Record: 9-2
Scoring Leader: Kam Jones, 15.6 ppg
Rebounding Leader: Oso Ighodaro, 6.2 rpg
Assists Leader: Tyler Kolek, 5.9 apg
Best Win: vs #11 Kansas on a neutral floor, 73-59
Worst Loss: at #17 Wisconsin, 75-64
NCAA Projection: #2 seed

By pure KenPom rankings, Marquette has the second best win in the Big East so far this season, and if you adjust for home/road/neutral sites, there’s an easy and obvious argument that MU’s win over Kansas is the best win in the league.

The Golden Eagles being up a combined double digit total from their preseason marks is probably a combination of factors. First among them is “Last year was Marquette’s best ever KenPom ranking at the end of a season and first top 25 finish since 2012, why would they be just as good or better?” Sorry, but that’s how the computers think, even with most of MU’s rotation returning. It’s not entirely unlike how the computers treated FAU to start the year.

That reluctance to project Marquette as a top 10 team allows Marquette to then perform as a top 10 team — the live Torvik ranking is exactly #10 — and then rise up the rankings accordingly. There’s nothing wrong with an expectation to be great and then living up to it, but right now, MU’s growth in the rankings since the start of the year is, to a certain extent, due to a Wojo Tax that we’re still paying.

St. John’s Red Storm: +10

Record: 7-3
Scoring Leader: Joel Soriano, 18.0 ppg
Rebounding Leader: Joel Soriano, 10.5 rpg
Assists Leader: Daniss Jenkins, 6.0 apg
Best Win: vs #35 Utah on a neutral floor, 91-82
Worst Loss: vs #93 Boston College in Brooklyn, 86-80
NCAA Projection: 1st team out

The +10 for the Johnnies here is entirely because they’re +11 in T-Rank, moving up to #42 in the live numbers from their preseason estimation of #53. They’re down one spot on KenPom in that time, which means that they are, effectively, exactly what that computer thought they were going to be.

There’s a couple of ways to look at all of this. The first is the good one: Rick Pitino is paying the dividends that you would expect Rick Pitino to pay and he’s getting his team together right away. The other one is the part where SJU fell from #59 as far as #81 in the KenPom rankings after starting the year 2-2, and they’ve rebounded since then.... but also they’d probably be better off if the loss to Boston College didn’t knock them down eight spots.

All told, they’re maybe right on the bubble of the tournament right now, and that’s not a bad place to be given the near complete reset of the program since Pitino took over.

Providence Friars: +7

Record: 9-2
Scoring Leader: Bryce Hopkins, 17.2 ppg
Rebounding Leader: Bryce Hopkins, 8.3 rpg
Assists Leader: Devin Carter, 3.0 apg
Best Win: vs #17 Wisconsin, 72-59
Worst Loss: vs #67 Kansas State on a neutral floor, 73-70 in overtime
NCAA Projection: #12 seed, Last Team In

All told, the transition to Kim English as head coach is going pretty well for Providence. Their win over Wisconsin is looking better and better by the minute, the K-State loss was a cointoss of a loss in overtime on a neutral floor, and a lot of good Big 12 teams are going to lose at Oklahoma this season. PC has taken care of business everywhere else on the schedule, and they look roughly like exactly the team that everyone thought they would be when the season started.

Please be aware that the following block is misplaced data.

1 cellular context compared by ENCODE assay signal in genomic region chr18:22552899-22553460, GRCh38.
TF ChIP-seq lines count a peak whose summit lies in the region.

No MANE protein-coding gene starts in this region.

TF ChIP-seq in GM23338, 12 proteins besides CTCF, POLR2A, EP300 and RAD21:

With that said, they’re going to have to make some noise in Big East play to make the NCAA tournament. Projecting as the last team in is not a comfortable position, and right now, Providence is #71 in the NET. That’s bound to improve just by playing Big East foes, but #71 is almost borderline disqualifying from the discussion. They’re going to need to steal a win off someone at some point, and boy, do they get a great chance to do that in their first game of the league slate with Marquette coming to town.

Connecticut Huskies: Even

Record: 10-1
Scoring Leader: Tristen Newton, 16.3 ppg
Rebounding Leader: Tristen Newton, 6.8 rpg
Assists Leader: Tristen Newton, 6.0 apg
Best Win: vs #18 Gonzaga on a neutral-ish floor, 76-63
Only Loss: at #11 Kansas, 69-65
NCAA Projection: #1 seed

Like I said earlier, there’s nothing wrong with starting with an expectation that you’ll be great and then living up to it. That’s UConn right now, starting the year in the top five in both ranking systems and going up one spot in one and down one spot in the other. There was only so far that they could move up, and not dropping down massively is also very good.

If anything, UConn’s biggest problem right now is a good problem to have: Tristen Newton’s doing an awful lot to make them look very good. Donovan Clingan is obviously their most important rebounder, but he’s just not leading the team in that department because he’s averaging under 22 minutes a game. That’s not just because of his minutes restrictions early in the season due to his foot injury in the preseason, either. I would imagine that Newton’s load is going to diminish a little bit as the season goes along, as potential lottery pick Stephon Castle has missed six games with a injury and is playing a role off the bench for UConn right now.

Creighton Bluejays: -4

Record: 9-2
Scoring Leader: Baylor Scheierman, 18.5 ppg
Rebounding Leader: Baylor Scheierman, 7.2 rpg
Assists Leader: Baylor Scheierman, 4.7 apg
Best Win: vs #9 Alabama, 85-82
Worst Loss: vs #102 UNLV in Nevada, 79-64
NCAA Projection: #2 seed

The Bluejays might project as a #2 seed according to and third place in the Big East according to KenPom at this point of the calendar, but they’re also not going to win the Mountain West. They are 0-2 against MW teams already this season, and both losses — their only losses of the season, as it happens — are by at least 15 points.

It’s those two losses that should have the Bluejays faithful desperately thankful that they’re only down a collective four spots across the two computers. It’s actually up two in KenPom and down six in T-Rank, but when you started preseason top 15 in both and two massive ugly losses didn’t damage you that much, you’re doing pretty well for yourself. Did beating Alabama at home for the best win, rankings-wise, in the entire Big East so far this season, help them out in that regard! Probably a little bit, yeah!